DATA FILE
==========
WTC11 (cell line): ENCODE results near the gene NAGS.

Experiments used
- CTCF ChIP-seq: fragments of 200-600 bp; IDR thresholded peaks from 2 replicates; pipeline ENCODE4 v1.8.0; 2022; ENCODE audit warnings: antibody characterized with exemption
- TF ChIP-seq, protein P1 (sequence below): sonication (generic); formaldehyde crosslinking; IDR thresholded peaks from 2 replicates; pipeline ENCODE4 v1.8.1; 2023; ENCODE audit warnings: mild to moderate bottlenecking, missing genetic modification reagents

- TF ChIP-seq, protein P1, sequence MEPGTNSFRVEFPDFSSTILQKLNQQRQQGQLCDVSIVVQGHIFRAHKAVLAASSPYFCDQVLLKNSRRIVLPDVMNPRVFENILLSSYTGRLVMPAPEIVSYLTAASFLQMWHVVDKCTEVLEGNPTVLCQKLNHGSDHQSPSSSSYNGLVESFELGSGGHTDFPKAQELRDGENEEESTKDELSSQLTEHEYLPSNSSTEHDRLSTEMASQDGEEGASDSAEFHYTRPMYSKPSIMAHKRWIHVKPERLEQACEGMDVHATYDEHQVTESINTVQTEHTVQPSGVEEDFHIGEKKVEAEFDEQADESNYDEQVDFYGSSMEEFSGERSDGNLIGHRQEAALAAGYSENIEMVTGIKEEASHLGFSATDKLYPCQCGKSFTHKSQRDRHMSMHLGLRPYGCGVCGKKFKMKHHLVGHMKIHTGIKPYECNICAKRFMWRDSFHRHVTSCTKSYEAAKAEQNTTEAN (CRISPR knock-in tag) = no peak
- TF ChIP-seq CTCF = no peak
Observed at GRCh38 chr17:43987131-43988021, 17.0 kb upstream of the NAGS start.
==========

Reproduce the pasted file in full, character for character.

WTC11 (cell line): ENCODE results near the gene NAGS.

Experiments used
- CTCF ChIP-seq: fragments of 200-600 bp; IDR thresholded peaks from 2 replicates; pipeline ENCODE4 v1.8.0; 2022; ENCODE audit warnings: antibody characterized with exemption
- TF ChIP-seq, protein P1 (sequence below): sonication (generic); formaldehyde crosslinking; IDR thresholded peaks from 2 replicates; pipeline ENCODE4 v1.8.1; 2023; ENCODE audit warnings: mild to moderate bottlenecking, missing genetic modification reagents

- TF ChIP-seq, protein P1, sequence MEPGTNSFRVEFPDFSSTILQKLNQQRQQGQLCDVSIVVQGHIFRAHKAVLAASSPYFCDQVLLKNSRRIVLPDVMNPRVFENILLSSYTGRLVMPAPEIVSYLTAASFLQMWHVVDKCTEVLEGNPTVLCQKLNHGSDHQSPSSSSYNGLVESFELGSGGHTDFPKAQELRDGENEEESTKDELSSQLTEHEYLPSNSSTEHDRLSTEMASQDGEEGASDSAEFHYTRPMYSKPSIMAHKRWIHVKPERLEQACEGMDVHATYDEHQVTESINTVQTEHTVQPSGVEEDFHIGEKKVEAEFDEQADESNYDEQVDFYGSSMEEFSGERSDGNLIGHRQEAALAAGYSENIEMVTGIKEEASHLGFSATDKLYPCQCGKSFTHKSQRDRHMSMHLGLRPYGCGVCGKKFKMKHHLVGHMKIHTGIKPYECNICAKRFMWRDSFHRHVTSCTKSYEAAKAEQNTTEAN (CRISPR knock-in tag) = no peak
- TF ChIP-seq CTCF = no peak
Observed at GRCh38 chr17:43987131-43988021, 17.0 kb upstream of the NAGS start.